3-6 sets of 20 seconds of the movements, with 1-2 minutes of rest in between.

Work through these preparatory exercises slowly, until you feel comfortable with the final progression of the elevated inverted press. Then it’s time for the foundational work.

Step 2 – Build Your Foundation

When you’ve sufficiently prepared your body for this kind of work, the next step is to build a strong foundation for the Handstand Push-Up. The exercises I’ll teach you in this video are what will put you on the correct path to the full Handstand Push-Up.

Exercise/Progression Key Points
Jump to Tuck Handstand Repeats – Be careful to slowly lower your head to the floor – don’t slam it into the ground!
Jump to Bent Arm Stand (Tucked) – Keep the knees bent to jump into a tucked bent arm stand
Jump to Bent Arm Stand (Straddled) – Go slow and gradually decrease the angle of your arms
Jump to Bent Arm Stand (Straight Legs) – Keep your elbows close to your sides
– Make sure you’re breathing
Handstand Lower to Headstand (Straddled) – Slowly lower yourself while keeping legs in a straddle
Handstand Lower to Headstand (Legs Together) – Slow and controlled
– Keep elbows in

For this set of progressions, I recommend moving to the next level when you can comfortably perform the movement 5 times in a controlled, high quality manner.

In a workout session I recommend performing:

5-7 sets of 2-3 repetitions of the movement. Do these as slow and controlled as possible, with 2-3 minutes of rest in between.

Even if you go no further than here you’ll already have built a tremendous level of strength in your upper body by going through these foundational exercises. But don’t let yourself stop here!

Step 3 – Practice the Components

Now that you’ve prepared your body and established your foundation, next up is working the unique points of balance and strength in the handstand push-up. In this next video I’ll teach you the essential components of the Handstand Push-Up – the lowering down and the press back up.

Exercise/Progression Key Points
Handstand Lower to Bent Arm Stand (Straddled) – From straddle handstand, slowly lower into straddled bent arm stand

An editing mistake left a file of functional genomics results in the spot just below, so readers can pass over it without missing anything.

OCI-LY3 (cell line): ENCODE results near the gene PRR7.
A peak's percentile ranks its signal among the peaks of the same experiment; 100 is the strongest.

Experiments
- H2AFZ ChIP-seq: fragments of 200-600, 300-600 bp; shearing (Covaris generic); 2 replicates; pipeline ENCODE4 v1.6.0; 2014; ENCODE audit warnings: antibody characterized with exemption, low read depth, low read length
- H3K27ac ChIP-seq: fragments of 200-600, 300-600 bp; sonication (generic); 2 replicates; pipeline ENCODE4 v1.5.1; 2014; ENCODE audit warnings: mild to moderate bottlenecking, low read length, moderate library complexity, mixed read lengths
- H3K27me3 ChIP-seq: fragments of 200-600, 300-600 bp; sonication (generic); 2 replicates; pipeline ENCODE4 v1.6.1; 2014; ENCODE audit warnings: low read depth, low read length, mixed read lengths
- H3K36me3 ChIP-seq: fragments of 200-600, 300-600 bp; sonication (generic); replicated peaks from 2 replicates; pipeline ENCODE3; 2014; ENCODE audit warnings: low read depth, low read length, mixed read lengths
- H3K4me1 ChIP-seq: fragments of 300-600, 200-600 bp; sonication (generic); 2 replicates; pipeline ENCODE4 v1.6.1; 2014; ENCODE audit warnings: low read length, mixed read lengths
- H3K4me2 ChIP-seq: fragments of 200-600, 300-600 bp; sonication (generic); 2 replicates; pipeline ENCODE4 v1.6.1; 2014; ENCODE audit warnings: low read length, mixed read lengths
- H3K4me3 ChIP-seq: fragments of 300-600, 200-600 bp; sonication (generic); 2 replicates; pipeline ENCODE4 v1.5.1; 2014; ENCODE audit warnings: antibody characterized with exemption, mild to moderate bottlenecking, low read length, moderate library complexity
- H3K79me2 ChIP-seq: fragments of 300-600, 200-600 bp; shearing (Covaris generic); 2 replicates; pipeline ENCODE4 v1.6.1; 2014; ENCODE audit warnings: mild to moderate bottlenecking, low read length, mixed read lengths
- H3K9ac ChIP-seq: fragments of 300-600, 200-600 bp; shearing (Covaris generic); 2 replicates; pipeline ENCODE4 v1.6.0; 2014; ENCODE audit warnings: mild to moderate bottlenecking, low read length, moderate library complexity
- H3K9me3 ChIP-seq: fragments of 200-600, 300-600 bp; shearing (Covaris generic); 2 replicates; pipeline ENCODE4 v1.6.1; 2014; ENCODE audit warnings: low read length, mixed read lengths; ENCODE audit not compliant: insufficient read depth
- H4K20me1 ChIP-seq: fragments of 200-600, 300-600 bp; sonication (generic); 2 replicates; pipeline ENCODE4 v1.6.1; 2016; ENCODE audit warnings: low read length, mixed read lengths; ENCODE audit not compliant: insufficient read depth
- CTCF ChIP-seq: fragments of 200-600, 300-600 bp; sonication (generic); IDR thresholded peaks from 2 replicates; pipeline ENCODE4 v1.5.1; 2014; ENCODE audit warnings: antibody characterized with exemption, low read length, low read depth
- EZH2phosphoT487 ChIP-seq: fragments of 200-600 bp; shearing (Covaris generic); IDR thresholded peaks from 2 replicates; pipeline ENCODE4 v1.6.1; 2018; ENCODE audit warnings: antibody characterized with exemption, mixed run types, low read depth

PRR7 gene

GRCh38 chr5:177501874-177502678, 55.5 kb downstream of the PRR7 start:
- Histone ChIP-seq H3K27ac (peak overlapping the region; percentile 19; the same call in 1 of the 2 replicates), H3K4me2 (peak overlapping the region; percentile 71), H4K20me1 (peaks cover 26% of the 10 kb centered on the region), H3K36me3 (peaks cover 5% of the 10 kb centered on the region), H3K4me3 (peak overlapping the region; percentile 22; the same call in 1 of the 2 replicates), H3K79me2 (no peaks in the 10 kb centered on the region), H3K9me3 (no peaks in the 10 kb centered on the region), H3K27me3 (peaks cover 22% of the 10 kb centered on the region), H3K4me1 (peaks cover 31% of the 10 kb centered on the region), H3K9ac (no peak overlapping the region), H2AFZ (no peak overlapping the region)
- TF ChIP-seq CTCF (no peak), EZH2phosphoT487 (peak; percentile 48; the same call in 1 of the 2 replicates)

Handstand Lower to Bent Arm Stand (Legs Together) – Make sure to move slowly
– Always keep elbows in to your sides
Bent Arm Stand Press to Handstand (Tucked) – Start from the tucked bent arm stand and press your body up into the straight leg handstand
Bent Arm Stand Press to Handstand (Straddled) – Start from a straddle bent arm stand with a low straddle
– Press up into straddle handstand
Bent Arm Stand Press to Handstand (Straight Legs) – Start in tucked bent arm stand but then straighten legs into full bent arm stand
– Exhale as you press up into straight leg handstand

Here I recommend moving to the next level when you can comfortably perform the movement 2 times in a controlled, high quality manner. And in training you’ll want to perform both the level below where you are at, as well as your current level. So you’ll be doing two of the movements each time you train.

Because of the increased intensity of these exercises, I recommend training them as follows:

3-5 sets of 1-2 repetitions of each movement. Do these as slowly and controlled as possible, with 2-3 minutes of rest in between.

Step 4 – Put the Pieces Together (Full Handstand Push-Up)

Now on to the final step – the Handstand Push-Up! In this video I’ll show you one last progression, and I’ll share a couple variations of the Handstand Push-Up.

Exercise/Progression Key Points
Headstand Press to Handstand (Straddled) – Start from headstand straddle
– Exhale as you press up into handstand
Headstand Press to Handstand (Legs Together) – Keep elbows in
– Point toes
Full Handstand Push-Up (Straddled) – Slow and controlled
– Touch head to ground
– Exhale as you press up
– Press down into ground as hard as you can
Full Handstand Push-Up (Legs Together) – Get head as close to ground as possible before pushing back up

I recommend going on to the handstand push-up when you can do 2 or 3 headstand press to handstands in straddle position. And as in the last section, perform the progression one level below in addition to the one you are at for training.

3-5 sets of 1-2 repetitions of each movement. Do these as slowly and controlled as possible, with 2-3 minutes of rest in between.